Getting a real estate license is just the first step on the path toward becoming a real estate agent. As those in the business know, a license guarantees nothing, least of all the answer to what comes next. Without connections or guidance from an insider, the prospect of seeing a return on one’s investment can turn bleak fast.
For someone already struggling to pay the bills, raise a family or manage a full-time job, it’s not a cheap investment either. Getting licensed can cost several thousand dollars. The course is 75 hours and there are limited in-class options. Add on the cost of insurance, business cards and networking, and even on the East End, where agents can have lucrative careers, and many cannot afford to take the initial gamble.
The Bridgehampton Child Care and Recreational Center is hoping this does not remain the case forever. With the backing of a $100,000 grant it received from the Long Island Racial Equity Donor Collaborative at the Long Island Community Foundation, the center is sponsoring a real estate industry mentorship program in partnership with longtime East End realtor Michael Daly, who leads a team at Douglas Elliman.
The program, which started a few months ago, provides community members of color, and those equally marginalized by economic obstacles, an equitable opportunity to pursue a career in real estate while removing many of the barriers they have experienced in the past. In addition to subsidizing the cost of getting licensed, the program provides ongoing support and guidance to participants as they work their way through the course and prepare to enter the industry.
The course, which is online and can be done at one’s own pace, is offered by the New York Real Estate Institute. So far, four people are enrolled in the program; one has already passed his test.
“Anybody who gets their license knows that there are things you have to do, there are things you have to know (once you get your license),” Bonnie Cannon, the executive director of BHCCRC, explains. “It’s a dog-eat-dog world, and if you don’t have support, you’re not going to make it.”
This is one of the reasons why Daly, who has worked in the industry for over two decades, formed a team at Douglas Elliman several years ago, and why he emphasizes to aspiring realtors the value of being part of a team, especially when starting out.
“Being a solo real estate agent is a very competitive and lonely landscape,” he says. “You walk into a brokerage, they sign you up, they take at least 50% of your income and say, ‘OK, kid, go get ’em,’ and you’re left to figure it out all by yourself.”
This experience has become more common as the number of agents has increased and the number of managers has decreased, Daly says. Some managers oversee as many as 200 agents and cannot readily answer questions or provide guidance.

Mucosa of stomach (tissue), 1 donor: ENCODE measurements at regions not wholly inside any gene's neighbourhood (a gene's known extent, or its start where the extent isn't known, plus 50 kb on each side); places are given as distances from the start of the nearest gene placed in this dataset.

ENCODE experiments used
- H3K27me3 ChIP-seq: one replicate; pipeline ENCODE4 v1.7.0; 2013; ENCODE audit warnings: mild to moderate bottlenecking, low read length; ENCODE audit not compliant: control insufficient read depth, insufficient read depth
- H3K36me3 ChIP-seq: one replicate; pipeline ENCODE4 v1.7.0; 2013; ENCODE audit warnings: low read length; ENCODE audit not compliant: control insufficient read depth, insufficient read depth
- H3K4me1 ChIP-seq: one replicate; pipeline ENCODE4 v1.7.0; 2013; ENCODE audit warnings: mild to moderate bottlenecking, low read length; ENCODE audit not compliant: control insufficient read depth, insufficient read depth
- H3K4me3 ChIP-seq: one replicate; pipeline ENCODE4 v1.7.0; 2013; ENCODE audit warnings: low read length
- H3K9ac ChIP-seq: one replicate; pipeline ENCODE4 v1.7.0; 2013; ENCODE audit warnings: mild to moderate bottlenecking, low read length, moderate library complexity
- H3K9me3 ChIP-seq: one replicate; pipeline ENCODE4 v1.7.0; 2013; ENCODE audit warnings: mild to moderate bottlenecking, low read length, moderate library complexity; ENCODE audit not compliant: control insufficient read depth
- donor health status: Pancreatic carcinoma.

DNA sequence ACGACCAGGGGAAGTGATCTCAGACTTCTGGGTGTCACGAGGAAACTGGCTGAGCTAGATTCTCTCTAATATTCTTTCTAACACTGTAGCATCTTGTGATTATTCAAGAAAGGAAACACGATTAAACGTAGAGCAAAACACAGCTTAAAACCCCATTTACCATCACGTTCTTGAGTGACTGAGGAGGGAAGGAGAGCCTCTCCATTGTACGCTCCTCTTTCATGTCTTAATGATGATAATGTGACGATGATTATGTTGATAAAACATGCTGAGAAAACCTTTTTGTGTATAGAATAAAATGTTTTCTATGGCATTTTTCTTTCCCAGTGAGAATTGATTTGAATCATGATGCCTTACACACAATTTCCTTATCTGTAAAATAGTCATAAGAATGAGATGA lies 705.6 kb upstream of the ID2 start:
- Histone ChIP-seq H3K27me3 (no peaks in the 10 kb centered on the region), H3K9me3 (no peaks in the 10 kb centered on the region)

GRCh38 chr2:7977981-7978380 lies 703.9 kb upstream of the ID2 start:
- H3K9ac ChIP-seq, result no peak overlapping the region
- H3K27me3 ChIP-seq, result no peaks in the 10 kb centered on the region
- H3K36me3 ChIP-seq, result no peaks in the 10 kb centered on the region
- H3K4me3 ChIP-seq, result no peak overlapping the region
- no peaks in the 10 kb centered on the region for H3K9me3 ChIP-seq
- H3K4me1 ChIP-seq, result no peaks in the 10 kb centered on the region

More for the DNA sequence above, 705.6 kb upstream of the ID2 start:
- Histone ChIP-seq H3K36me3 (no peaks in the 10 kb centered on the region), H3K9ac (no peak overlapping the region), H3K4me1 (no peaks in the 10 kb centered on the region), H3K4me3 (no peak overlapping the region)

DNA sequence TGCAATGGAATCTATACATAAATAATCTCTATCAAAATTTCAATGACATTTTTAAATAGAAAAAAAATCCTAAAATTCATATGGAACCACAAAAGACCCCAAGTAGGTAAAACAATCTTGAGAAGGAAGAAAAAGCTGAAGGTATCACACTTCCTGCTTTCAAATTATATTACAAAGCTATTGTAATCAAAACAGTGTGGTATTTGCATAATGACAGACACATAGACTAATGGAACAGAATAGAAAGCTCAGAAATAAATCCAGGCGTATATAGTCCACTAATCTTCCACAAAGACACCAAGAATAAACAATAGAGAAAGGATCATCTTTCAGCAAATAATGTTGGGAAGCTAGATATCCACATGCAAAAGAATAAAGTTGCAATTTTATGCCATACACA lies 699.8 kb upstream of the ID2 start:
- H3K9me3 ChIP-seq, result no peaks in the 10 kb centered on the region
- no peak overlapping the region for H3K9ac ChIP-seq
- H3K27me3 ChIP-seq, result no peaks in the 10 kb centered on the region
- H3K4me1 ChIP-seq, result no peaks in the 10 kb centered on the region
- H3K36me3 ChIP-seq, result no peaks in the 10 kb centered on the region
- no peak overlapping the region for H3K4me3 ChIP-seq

On a team, not only do new agents receive mentorship from their senior leaders, they are often included on listings as junior partners. “It’s a much more supportive learning environment,” he says. “When you have a listing or a buyer, you can turn to some-
body who is on your team for ideas about how to best proceed.”
Daly is excited about the prospect of “growing the ranks” through the mentorship program, and he hopes to see the wider community benefit from a more diverse agent population.
This is part of why Cannon was receptive to the idea of sponsoring the program. “You can’t tell me realtors (in the Hamptons) are not making money selling real estate. The next question is: How many Black and Brown realtors do you know out in the Hamptons?”
When Daly approached Cannon about the mentorship program, she immediately saw how it might fit into the workforce training initiative Teach Me How to Fish, which she and Lukas Weinstein, the program’s strategy manager, had recently established to better serve a particular segment of the 18-to 45-year-old population.
Providing training in specialized skills that will translate to high-paying salaries in careers that don’t necessarily require a college degree is the mission of Teach Me How to Fish, one that reflects the goal of the Long Island Racial Equity Initiative “to increase upward mobility opportunities and improve the quality of life for Black Long Islanders,” according to its website.
“We have the college prep, we have the one-on-one guidance coach, we have the high school and teen programs, the programs for 5- to 13-year-olds,” Cannon says. “But what about that individual that went to college and came back because it didn’t work out for them, or the ones that didn’t go to college? What alternatives do they have?”
In addition to the real estate program, it offers a four- to six-month software engineering boot camp, as part of a STEM industry track. Eight people have already graduated and two have landed jobs in IT (one at LinkedIn). Teach Me How to Fish plans to offer tracks in both trade and entrepreneurship.
Partnerships with local professionals and businesses, such as the one with Daly and Douglas Elliman, are essential to the success of each track, Weinstein explains. “I’m a big believer in the apprenticeship model. We want to ensure that everyone is getting that experience, that everyone is getting opportunities. We don’t just want them to get their license and (then we) say, ‘OK, you’re done, go out.’”
As for the first graduate of the real estate program, “He’s considering his options, which is great,” Weinstein says. “Our dream is to have our folks considering options.”